A Dutch account of Obama’s victory in New Orleans


Election day in New Orleans

A Dutch friend of mine, Bente, who now lives and works in New Orleans (of all places!) and who didn’t sleep much last night, hung out at a few places, and everywhere she went, she watched the results with a full house of serious Obama fans.

Allow me to freely translate some of her thoughts:

It’s a historical day in America. More than we sober Dutch people realise. Today a black president was elected.

That Obama is not a real African-American – his father was a Kenyan student in Hawaii and his mother was a white American – barely makes a difference. The man has coloured skin so he’s black and here this means that you’re “one of us” (at least for African-Americans). For many conservative white people, it’s just as bad: the man is black and therefore evil.

That the colour of one’s skin is so important never ceases to amaze me, but here it’s a fact. Obama’s tint has united many and as of today every black kid can grow up with the idea that they too can become president.

I was never this happy about an election result in the Netherlands, but this really touched me. Not because I think the man is a saint or will bring about worldly changes. No, he’s going to have a tough time, and if he survives this, I’ll be impressed. However, the hope he gives people, especially African-Americans is something no one can take away from them. And who knows, maybe something will really change.

UPDATE: The photo credit is always of who takes the picture, not of who is in it!

(Photo: Bente)


  1. Neil says:

    This is an excellent post. Thank you.

    Is the photo Bente, or taken by Bente? You refer to her so I am confused:
    “Allow me to freely translate some of her thoughts.”

  2. Neil says:

    Also, Americans would consider Barack Obama a real African-American because his father is from Kenya in Africa, regardless of where he studied and where he lived afterward, and irrespective of the fact his mom was white and from Kansas.

    In fact, African-American is somewhat of a misnomer. We use it to describe all black Americans, under the assumption their ancestors came from Africa. We use it as a synonym for “Black”. Only recently, have black Americans begun to distinguish between black and African-American.

  3. lola granola says:

    Great news… Now if only people would turn off their radios when Rush Limbaugh comes on, Barbara Walters would slap the crap out of Elizabeth Hasselbeck, and Anne Coulter didn’t have a book on the best seller list.

    I’m just sayin’.

  4. Bente says:

    The picture is taken by me. I’m female, younger and white. :)
    (and I don’t have such a nice t-shirt)

    Although “Afro-American” in the strict sense of the word relates to any person from black African descendant, it is generally used for the descendants of African slaves in the US.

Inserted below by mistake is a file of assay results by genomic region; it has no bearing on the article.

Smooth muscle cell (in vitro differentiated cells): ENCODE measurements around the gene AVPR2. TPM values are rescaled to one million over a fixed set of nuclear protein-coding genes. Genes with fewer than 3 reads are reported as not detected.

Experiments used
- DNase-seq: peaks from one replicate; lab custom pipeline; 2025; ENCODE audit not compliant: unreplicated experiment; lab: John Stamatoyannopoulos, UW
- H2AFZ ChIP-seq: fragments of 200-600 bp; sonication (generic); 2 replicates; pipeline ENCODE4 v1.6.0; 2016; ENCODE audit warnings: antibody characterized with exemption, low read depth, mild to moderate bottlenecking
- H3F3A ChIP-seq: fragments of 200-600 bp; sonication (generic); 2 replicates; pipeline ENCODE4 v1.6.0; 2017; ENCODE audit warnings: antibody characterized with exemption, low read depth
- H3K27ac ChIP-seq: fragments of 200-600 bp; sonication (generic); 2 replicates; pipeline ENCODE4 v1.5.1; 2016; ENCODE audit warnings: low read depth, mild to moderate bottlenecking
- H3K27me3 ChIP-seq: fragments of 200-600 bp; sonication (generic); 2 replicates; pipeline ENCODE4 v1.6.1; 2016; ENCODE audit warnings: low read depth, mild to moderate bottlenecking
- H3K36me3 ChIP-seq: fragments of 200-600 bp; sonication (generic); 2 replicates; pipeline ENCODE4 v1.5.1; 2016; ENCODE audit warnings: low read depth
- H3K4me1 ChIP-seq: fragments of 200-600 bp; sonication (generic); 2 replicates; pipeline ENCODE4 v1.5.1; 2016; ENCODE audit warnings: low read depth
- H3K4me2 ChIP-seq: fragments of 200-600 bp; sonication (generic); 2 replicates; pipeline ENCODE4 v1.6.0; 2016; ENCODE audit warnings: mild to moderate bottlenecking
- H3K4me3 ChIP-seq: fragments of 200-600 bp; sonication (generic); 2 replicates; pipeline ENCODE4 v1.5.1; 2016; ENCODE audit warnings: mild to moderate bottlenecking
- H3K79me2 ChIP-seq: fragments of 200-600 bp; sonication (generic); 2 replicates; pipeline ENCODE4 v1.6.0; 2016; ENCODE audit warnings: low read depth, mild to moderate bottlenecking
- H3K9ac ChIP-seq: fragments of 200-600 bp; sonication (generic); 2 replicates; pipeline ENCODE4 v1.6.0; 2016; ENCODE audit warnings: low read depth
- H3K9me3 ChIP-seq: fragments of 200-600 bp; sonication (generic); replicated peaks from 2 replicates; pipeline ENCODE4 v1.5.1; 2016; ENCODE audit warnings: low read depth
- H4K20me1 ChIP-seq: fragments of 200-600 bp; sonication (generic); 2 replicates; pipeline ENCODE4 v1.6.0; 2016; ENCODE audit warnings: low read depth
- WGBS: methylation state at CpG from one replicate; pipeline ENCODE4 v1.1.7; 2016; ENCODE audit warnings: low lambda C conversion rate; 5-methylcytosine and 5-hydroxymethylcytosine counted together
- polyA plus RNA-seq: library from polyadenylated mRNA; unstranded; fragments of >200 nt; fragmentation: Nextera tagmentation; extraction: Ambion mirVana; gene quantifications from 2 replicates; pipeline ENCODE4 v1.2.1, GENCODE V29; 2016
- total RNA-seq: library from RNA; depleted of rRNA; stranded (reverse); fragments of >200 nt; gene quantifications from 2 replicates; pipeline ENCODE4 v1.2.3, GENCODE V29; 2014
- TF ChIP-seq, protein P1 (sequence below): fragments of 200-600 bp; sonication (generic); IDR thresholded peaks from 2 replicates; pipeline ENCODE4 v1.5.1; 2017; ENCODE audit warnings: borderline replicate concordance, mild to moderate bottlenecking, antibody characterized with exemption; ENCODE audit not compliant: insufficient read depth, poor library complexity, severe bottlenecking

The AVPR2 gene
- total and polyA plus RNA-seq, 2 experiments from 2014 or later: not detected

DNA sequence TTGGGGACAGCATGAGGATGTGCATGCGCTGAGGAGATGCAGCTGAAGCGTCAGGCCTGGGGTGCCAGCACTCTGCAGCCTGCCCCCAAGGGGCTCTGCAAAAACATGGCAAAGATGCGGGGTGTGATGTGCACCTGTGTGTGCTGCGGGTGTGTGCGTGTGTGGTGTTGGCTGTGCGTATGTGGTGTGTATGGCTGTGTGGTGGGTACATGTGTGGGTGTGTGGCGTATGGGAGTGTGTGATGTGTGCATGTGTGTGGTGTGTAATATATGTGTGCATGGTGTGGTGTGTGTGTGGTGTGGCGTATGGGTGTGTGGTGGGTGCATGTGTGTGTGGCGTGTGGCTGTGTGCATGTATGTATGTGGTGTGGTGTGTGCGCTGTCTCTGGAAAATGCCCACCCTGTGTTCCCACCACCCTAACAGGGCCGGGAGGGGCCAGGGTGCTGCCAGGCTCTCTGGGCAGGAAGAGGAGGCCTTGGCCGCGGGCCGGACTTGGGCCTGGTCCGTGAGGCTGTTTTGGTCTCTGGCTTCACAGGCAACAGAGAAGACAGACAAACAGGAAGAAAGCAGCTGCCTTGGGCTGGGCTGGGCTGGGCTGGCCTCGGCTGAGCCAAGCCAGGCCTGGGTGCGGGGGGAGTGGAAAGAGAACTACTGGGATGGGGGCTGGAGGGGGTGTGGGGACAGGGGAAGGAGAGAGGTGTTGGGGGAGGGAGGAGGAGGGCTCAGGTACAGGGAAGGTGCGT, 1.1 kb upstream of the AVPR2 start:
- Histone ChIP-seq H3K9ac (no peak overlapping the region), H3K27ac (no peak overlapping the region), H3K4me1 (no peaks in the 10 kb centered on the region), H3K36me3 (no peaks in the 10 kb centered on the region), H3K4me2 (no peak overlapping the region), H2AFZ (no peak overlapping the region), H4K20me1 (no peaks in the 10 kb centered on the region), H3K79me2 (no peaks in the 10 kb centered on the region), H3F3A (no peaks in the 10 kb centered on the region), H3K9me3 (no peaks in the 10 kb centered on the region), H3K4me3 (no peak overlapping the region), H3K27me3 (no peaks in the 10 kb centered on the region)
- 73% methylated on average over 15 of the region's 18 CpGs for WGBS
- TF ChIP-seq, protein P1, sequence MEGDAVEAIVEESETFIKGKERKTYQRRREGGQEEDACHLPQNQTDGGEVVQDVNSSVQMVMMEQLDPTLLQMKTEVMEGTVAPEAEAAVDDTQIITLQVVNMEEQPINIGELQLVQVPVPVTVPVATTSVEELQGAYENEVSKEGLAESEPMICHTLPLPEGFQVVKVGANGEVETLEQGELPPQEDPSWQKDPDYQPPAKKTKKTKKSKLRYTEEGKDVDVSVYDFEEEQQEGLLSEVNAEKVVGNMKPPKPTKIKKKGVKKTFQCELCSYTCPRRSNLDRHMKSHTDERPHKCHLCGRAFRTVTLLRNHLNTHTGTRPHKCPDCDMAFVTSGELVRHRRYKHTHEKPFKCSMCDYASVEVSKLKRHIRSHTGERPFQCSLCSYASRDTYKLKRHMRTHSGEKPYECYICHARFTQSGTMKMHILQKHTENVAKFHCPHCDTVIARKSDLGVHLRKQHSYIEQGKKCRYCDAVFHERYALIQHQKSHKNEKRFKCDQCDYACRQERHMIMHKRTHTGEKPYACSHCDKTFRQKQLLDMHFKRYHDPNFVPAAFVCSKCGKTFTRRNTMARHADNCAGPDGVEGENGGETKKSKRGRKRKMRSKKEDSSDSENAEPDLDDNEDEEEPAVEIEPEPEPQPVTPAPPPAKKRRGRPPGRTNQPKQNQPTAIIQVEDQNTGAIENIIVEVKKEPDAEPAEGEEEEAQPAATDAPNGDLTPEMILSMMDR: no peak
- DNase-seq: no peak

I make the disctinction because to me “black” and “white” have more to do with culture and upbringing than with skin color.
    The fact that Americans regard Obama as Afro-American therefor is typical to me, as culture-wise he is probably more white than black (at least from how he was raised).

    And Americans can be very funny about their politically correct names. I had a friend who travelled to an African country and called all the people there Afro-americans. :)
    She did the same to all the black people she saw in Holland.

  5. Orangemaster says:

    I was told as a Canadian that African-American replaced Afro-Amercain because Afro was a haircut :) And that “black” was a bit of a no-no. Using “black” in France refers to soul music entertainers. The “N” word is the real no-no for everyone, although the Russian word for black person is the “N” word and has a purely neutral connotation.

    Life is tough all over.

  6. Bente says:

    Haha, hadn’t heard the one about Afro/African.

    The “N” word is commonly used amongst black men. They either use it to curse at eachother or almost fondly (nicely confusing, but I’m picking up on my African-American slang). But it is never to be used by a white person.

  7. Neil says:

    Bente’s experience with the n-word is the same as my experience. I hear young black men call each other nigger and it is not necessarily derogatory but it can be. It is more often a fond curse as it is an angry one. There is an idea that using the word takes it back from those who use it to hurt.

    I don’t think most Americans would distinguish between a black man whose father was a free man (from Kenya) and a black man whose grandfather was a slave in the US. We don’t have words for that.

    Similarly, “black” culture is not a specific cultural inheritance, it is decidedly non-specific; it might include description of a cultural inheritance from Alabama, New Orleans, the Bahamas or Sierra Leone. Although, if a black man spoke with a Jamaican accent he would be more than black, he would be Jamaican too. To me, language is telling and I raise it to explore it and to learn from others.

    I blog with a pseudonym. I have dutch heritage and a dutch name. I feel connected to the Dutch although my visits have been temporary and I don’t speak the language. I am decidedly more American than Dutch nonetheless I have an affection for the great people of this country. In English my name would be John Eastern-village.

    I hope Bente continues to contribute here at 24 Oranges. Seeing your own country through the eyes of a person from another country provides a fresh look, a new examination, and it is thought-provoking. I hope my contributions here in the comments are too. Thanks Orangemaster.

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